We left Cedar Falls this past Monday, but I did want to show you the large snapping turtle which we saw along the bike path we took there last Saturday in Black Hawk Park. The turtle and black snake were the largest wild life we saw in the park, but, hey, it does not take very much to thrill John and I! And speaking of wildlife, John and I were strolling around the lake at Hellebusch Park in Bridgeton yesterday when we observed a fish jump out of the water to catch a dragonfly who was hovering just over the surface of the water. The fish did not catch his prey. Just before that happened we were wondering if there were still fish in that lake. Even though there is water flowing in and out of the lake it looked  stagnant to us. We had been to that park fairly often years ago, and frequently we would see people fishing in the lake, as well as the presence of many geese. No geese or fisherman when we were there yesterday, which seemed surprising to us as the weather was quite pleasant. We could not say that for the earlier park of the week, when we first arrived. It was quite warm, and it was necessary to turn on the air conditioning in our home, one of several times for us out of the whole summer! Guess we really cannot complain. And last evening we were under a blanket while listening to the St.Louis Symphony out under the stars on Art Hill in Forrest Park. There was quite a cool wind blowing last evening, but the music was fantastic. The symphony played a few selections from the concerts which it will be playing in the 2010-2011 season, as well as other songs from popular show tunes. A display of fireworks over the water in the Grand Basin ended the wonderful evening.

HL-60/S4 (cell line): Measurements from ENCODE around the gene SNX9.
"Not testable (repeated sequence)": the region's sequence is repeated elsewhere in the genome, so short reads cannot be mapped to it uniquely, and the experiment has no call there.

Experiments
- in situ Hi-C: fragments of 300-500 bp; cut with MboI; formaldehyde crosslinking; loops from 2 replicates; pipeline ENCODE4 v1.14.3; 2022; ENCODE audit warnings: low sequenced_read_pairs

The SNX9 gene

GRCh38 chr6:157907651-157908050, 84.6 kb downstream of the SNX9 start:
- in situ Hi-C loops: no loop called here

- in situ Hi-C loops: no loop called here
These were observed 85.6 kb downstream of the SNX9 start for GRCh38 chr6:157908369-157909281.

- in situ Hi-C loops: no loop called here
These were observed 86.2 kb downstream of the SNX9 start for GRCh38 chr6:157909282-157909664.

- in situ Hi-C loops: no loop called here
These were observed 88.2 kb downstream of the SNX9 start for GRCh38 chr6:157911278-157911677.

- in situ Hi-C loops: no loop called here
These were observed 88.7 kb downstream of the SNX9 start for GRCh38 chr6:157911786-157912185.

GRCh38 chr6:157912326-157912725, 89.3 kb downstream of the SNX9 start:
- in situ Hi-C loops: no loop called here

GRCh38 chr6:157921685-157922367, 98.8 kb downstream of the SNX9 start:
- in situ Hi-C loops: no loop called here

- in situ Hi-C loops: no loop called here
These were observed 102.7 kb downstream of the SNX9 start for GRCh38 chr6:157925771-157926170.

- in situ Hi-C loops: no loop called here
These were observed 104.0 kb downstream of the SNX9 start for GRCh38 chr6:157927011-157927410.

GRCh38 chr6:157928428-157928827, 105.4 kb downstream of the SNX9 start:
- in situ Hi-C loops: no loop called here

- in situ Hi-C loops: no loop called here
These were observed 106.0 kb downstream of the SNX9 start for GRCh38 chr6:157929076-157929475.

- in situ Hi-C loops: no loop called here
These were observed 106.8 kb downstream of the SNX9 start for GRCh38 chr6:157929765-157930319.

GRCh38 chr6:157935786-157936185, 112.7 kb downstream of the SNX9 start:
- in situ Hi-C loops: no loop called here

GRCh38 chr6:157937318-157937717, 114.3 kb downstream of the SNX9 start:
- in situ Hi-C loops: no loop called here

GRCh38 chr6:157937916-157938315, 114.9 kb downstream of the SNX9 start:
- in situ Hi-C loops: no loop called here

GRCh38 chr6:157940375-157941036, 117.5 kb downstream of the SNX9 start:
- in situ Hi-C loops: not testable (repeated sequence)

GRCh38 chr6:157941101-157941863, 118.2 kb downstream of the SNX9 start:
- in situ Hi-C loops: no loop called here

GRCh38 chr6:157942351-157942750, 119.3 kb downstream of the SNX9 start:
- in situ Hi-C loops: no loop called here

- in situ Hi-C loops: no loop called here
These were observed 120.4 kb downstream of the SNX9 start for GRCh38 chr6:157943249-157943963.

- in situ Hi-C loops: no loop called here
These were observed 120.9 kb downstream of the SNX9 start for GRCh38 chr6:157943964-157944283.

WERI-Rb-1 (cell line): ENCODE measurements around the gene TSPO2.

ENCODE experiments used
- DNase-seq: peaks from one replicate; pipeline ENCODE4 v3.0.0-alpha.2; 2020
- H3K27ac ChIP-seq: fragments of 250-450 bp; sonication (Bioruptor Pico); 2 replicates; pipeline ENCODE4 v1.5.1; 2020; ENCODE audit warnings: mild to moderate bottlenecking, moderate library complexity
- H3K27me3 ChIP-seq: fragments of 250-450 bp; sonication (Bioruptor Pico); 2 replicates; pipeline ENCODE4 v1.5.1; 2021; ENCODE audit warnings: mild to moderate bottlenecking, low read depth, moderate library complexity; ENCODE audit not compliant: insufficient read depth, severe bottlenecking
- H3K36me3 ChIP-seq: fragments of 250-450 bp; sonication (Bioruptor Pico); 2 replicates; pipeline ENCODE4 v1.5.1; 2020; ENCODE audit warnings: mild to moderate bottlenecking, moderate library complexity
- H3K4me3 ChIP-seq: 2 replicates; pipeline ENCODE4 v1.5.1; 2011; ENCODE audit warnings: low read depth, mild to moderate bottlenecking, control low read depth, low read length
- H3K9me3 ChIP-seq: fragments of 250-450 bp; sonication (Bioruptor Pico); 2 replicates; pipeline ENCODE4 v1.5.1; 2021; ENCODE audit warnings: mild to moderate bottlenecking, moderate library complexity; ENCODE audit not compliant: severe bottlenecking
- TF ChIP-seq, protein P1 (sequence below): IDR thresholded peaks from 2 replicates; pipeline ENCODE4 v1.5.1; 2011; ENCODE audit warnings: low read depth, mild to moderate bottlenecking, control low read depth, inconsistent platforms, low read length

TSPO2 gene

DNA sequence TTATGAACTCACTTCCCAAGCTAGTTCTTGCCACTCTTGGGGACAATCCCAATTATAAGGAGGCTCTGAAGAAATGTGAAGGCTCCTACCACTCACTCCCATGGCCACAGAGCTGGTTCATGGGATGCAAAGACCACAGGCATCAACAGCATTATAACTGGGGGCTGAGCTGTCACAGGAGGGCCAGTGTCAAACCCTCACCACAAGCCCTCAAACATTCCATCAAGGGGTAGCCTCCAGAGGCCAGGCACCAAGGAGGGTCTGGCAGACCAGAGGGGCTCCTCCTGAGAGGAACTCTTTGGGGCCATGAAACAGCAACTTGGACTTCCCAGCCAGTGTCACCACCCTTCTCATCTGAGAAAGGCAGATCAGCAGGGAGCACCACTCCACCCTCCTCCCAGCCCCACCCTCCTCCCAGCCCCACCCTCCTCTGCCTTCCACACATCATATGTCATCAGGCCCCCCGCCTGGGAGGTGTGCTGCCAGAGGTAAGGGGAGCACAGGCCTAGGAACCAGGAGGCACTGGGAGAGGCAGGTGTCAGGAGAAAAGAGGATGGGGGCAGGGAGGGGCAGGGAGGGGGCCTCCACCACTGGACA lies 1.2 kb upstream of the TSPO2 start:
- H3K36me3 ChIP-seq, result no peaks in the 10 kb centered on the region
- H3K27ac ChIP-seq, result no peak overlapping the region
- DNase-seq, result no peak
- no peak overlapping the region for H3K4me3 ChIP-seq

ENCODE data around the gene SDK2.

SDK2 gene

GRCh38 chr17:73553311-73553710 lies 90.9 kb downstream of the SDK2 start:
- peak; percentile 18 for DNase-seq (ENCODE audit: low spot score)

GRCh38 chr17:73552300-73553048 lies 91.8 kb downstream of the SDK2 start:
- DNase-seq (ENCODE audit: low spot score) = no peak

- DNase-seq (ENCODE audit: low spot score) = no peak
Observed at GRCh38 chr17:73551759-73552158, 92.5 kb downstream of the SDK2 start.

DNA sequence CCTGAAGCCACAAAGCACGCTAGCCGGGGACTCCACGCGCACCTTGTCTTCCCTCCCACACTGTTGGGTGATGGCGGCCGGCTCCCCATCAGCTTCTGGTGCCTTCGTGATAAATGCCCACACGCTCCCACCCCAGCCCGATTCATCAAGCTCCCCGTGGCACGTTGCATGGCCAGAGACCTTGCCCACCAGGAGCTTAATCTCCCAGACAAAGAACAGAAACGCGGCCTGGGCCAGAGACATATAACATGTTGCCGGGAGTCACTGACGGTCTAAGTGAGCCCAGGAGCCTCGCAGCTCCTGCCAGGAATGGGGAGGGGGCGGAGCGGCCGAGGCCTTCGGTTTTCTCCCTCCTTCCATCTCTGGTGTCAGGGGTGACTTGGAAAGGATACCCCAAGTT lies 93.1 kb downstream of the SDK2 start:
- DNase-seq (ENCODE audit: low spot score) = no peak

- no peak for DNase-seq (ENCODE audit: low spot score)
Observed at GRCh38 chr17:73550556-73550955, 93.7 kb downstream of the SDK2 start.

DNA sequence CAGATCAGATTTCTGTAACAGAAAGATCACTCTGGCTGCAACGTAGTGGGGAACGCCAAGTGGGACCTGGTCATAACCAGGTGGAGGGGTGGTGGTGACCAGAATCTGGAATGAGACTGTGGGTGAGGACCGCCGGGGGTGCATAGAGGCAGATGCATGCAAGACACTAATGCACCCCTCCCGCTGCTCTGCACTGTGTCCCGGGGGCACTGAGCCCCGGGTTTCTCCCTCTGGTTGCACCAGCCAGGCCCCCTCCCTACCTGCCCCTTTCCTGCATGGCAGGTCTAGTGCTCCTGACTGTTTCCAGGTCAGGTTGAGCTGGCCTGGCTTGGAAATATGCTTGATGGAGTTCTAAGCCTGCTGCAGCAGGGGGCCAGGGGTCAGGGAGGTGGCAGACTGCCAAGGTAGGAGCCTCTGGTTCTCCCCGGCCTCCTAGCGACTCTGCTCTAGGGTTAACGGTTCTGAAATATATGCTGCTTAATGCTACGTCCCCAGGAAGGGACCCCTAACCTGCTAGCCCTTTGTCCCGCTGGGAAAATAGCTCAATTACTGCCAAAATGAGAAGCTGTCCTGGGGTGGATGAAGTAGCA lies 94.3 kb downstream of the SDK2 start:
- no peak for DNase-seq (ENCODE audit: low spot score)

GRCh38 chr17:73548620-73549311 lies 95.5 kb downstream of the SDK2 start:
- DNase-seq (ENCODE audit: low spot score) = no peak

Saturday, September 11, 2010

Cedar Falls, Iowa

We pulled into a county park outside of Cedar Falls yesterday. I knew that I was going to like this park when I saw the awesome weeping willow tree pictured below. It caught my eye immediately  as we came into the entrance of the campground.
We took a hike into the forest here last evening, and this park also has some grand old oak, hickory and maple trees. There was at one time a grove of red cedar trees along the river which also flows through this park.  Which is how that river, Cedar River, came by its name. We also found the falls while riding our bikes on the river trail this morning. The river trail brought us into the city of Cedar Falls, and, as we were entering the downtown area, we came upon an ice museum. That building was used to store the ice retrieved from the river during the winter months and sold to the citizens of the city during the warmer months. The building was in use for this purpose from 1921-1934.
Near the museum is the falls and the old power plant which it made it possible for the city to become an important milling center after the Civil War.
Cedar Falls has 60 miles of recreational trails which connect various locations in the park. Through the years, when we were taking Melissa and Daniel to colleges in Minnesota and Iowa, I would notice the bike paths in this city and wished we could stop and ride them. So I am finally satisfied that we can now do that. We have a niece Martha, her husband and children who live here, which was the main reason we decided to make this stop before heading to Missouri. Today was certainly a beautiful day for a bike ride, sunny with a cool breeze. On the way back home I just missed hitting a black snake who moved rapidly across my path. Also, on the way home, we stopped at a private residence which had a pile of zucchini sitting out in their yard, free for the taking. Guess it is that time of the year when people have had enough of that vegetable!